Sometimes good old-fashioned water and soap is the best recourse. This cleaning method works both for surface cleaning and deep cleaning of your yoga mat. For light cleaning, you can mix together water and about a spoonful of dish soap in a spray bottle. Spray onto the mat and wipe it clean with a soft towel. This quick and easy cleaning method works great on yoga mats with a closed-cell structure.

However, if your mat requires heavy, deeper cleaning, then it needs a proper bath. In that case, you’ll need a large sink. Or you can use the tub or an inflatable pool. Simply fill it with water and add a small amount of dish soap. Put the yoga mat in the water to soak for a while and then scrub it clean. Once all the dirt and grime is removed, rinse it with clean water and wring out any excess from the mat.

Once it’s clean and wrung out, you can roll it up with a towel and step on it to remove excess water from the mat using pressure. Then spread it out or hang it up somewhere and allow the mat to air dry.

Water and microfiber cloth

If you don’t have a lot of time and want to give your mat a quick refresh, grab a microfiber cloth and lightly wet it with water. Rub down your mat with the damp microfiber cloth and let the mat air dry for a few minutes.

Microfiber is amazing — known for their cleaning power, microfibers are able to attach themselves to even the smallest, most microscopic dirt particles. Each fiber is positively charged, attracting and pulling up negatively-charged dirt, dust, and germs from any surface. While microfiber cloths can’t kill viruses, they can pick up debris that viruses and germs cling to, making your home cleaner and more sustainable.

Do’s and don’ts for cleaning your yoga mat

Cleaning a yoga mat really isn’t too difficult, but it’s definitely not something you should neglect. Not only for your sake and the sake of your nose, but also for the sake of any noses around you! Find out some quick do’s and don’ts you can try when cleaning your mat.

Do clean it frequently

As mentioned above, your yoga mat becomes a comfy home for germs and bacteria without proper cleaning regularly. These germs can travel to so many other places via your hands.

They not only can cause disease and illness, but they also contribute to a general lack of hygiene. So be sure to clean your yoga mat as often as required, depending on how much you use it.

Do try your washing machine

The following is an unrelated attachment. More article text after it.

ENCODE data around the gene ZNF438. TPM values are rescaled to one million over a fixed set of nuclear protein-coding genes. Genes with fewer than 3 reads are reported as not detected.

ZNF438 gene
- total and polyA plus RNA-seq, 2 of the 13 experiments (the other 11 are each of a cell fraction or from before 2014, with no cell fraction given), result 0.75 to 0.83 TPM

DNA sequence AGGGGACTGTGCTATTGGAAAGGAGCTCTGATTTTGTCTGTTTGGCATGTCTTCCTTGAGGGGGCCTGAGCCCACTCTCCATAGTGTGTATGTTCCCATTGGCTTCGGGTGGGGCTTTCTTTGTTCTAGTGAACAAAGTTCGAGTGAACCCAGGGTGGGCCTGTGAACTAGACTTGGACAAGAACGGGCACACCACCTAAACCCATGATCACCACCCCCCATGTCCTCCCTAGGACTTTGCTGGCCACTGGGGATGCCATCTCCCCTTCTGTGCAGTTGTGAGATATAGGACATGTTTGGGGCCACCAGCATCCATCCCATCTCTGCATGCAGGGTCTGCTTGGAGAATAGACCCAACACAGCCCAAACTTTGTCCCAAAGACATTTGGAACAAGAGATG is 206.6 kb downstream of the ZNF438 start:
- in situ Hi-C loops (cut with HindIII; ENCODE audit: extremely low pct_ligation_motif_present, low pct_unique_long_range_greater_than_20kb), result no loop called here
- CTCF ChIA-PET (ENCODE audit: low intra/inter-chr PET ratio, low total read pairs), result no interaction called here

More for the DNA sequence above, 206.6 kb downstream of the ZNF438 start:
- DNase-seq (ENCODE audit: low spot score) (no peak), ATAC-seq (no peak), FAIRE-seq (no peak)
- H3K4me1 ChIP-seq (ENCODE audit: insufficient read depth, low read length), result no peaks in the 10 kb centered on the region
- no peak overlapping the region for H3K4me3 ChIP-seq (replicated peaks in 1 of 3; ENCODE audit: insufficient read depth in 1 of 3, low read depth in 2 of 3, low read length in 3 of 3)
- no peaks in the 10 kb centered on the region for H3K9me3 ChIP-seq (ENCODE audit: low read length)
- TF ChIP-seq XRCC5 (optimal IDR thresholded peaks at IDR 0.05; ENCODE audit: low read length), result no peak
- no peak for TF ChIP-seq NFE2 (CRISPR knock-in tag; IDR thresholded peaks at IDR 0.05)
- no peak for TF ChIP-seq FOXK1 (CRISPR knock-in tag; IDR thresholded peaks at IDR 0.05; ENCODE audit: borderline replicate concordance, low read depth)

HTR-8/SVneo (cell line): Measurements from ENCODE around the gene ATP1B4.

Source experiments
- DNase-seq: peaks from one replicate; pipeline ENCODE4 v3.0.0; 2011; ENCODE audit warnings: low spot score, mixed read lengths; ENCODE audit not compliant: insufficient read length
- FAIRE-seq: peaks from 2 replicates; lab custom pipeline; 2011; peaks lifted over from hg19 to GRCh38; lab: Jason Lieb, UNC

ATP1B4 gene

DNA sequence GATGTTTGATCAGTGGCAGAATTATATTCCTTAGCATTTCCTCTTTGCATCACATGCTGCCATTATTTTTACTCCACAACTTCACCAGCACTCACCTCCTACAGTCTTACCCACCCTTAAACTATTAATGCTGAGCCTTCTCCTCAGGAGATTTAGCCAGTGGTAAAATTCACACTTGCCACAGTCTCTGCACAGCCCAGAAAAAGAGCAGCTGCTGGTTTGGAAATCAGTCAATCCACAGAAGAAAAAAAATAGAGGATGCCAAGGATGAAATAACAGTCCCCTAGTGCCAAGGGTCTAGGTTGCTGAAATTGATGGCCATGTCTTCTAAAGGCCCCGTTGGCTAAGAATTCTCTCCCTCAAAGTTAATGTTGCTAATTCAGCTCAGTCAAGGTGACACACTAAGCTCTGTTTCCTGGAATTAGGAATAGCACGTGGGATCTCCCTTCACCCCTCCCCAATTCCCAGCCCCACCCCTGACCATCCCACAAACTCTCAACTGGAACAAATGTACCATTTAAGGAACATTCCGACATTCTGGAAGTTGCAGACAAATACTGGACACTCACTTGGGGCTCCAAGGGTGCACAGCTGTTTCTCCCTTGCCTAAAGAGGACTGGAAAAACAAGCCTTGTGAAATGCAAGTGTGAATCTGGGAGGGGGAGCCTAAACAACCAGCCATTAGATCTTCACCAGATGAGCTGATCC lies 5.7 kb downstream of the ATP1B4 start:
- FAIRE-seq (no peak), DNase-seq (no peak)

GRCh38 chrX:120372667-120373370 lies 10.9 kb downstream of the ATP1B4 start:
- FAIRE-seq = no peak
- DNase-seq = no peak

Sometimes your yoga mat needs a good clean ,and you may not have time to handwash it. Depending on the material and manufacturer’s recommendations, you might be able to put it in the washing machine.

Look at the label or packaging to determine if it’s safe to machine wash and dry. If it is, skip the soap and just run it with water. Then let it toss in the dryer on medium heat afterwards. You could spray it down with an antimicrobial spray with scented essential oils once it’s mostly dry and then let it finish by air drying.

Don’t use a lot of water

At least not if you don’t have to. Drenching your mat in water can cause it to become waterlogged and heavy, and it may not dry properly. Of course, the material of your yoga mat makes a difference. Some mats lend themselves better to a good drenching than others if you do have to drench it for a deep clean.

Don’t use a lot of soap

For a successful yoga session, you need a surface that provides something for your feet to grab on to, allowing you to balance without falling. Most yoga mats are designed with this in mind. However, using too much soap during cleaning can leave soap residue behind, which will cause the surface of the mat to become slippery.

Don’t leave the mat in the sun

Yoga mats are designed to be flexible. However, drying them out too much may damage the flexibility of the mat, causing it to crumble and crack easily. As with most things, it’s best not to leave the mat in the sun for long periods of time if you can avoid it.

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Ready to tackle the dirtiest spots in your home? Grove Collaborative has you covered with Clean Team. Each week, we’ll do a deep dive into how to clean a different place or item in your home. No spot is too small — and we’ll tell you how to conquer them all, naturally.